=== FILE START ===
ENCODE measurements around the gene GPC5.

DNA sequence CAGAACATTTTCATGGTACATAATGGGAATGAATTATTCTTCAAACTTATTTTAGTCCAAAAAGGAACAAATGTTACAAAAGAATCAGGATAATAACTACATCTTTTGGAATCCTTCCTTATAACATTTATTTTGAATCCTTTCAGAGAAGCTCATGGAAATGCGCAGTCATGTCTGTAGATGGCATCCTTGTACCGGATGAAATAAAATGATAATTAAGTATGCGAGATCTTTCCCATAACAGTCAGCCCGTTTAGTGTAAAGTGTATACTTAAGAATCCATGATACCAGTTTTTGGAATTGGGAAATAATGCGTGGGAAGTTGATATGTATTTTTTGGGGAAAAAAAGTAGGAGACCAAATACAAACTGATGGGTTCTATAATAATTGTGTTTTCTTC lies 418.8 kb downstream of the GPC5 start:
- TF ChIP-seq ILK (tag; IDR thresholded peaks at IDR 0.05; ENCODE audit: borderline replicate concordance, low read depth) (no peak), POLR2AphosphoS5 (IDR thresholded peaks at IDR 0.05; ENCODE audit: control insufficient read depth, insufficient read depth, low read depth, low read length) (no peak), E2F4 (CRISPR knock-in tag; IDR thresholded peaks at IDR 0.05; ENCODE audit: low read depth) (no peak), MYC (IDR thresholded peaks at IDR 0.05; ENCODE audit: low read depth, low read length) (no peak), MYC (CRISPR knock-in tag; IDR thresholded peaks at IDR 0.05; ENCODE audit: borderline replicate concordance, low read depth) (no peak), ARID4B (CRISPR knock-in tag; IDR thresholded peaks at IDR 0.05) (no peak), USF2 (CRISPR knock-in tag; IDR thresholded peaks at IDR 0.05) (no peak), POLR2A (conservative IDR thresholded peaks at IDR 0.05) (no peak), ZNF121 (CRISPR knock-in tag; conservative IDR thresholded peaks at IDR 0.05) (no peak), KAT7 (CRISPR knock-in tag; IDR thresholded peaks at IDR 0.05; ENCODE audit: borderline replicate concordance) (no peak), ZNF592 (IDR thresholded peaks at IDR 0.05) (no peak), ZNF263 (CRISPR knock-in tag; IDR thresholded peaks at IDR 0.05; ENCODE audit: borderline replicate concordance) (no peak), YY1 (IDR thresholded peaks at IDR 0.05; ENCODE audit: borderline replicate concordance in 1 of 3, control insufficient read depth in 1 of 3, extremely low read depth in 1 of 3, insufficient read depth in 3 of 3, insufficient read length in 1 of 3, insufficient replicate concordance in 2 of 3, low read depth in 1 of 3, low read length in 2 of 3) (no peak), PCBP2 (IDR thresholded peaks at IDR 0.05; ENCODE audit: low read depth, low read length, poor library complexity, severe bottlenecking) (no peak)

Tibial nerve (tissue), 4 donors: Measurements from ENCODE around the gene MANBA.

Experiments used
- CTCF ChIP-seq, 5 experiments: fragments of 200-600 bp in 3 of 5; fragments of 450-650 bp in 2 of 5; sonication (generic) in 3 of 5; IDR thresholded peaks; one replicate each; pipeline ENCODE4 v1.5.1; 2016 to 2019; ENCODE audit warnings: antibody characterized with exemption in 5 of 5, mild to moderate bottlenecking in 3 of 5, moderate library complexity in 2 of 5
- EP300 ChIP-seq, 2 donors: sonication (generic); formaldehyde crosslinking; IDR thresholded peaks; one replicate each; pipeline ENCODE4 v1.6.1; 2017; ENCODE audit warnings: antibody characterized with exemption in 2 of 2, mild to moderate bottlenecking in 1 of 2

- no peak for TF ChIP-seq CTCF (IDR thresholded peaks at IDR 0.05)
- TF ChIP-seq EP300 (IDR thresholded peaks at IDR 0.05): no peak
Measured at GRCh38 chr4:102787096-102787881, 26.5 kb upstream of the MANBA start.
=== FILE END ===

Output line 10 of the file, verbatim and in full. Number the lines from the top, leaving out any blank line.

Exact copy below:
Measured at GRCh38 chr4:102787096-102787881, 26.5 kb upstream of the MANBA start.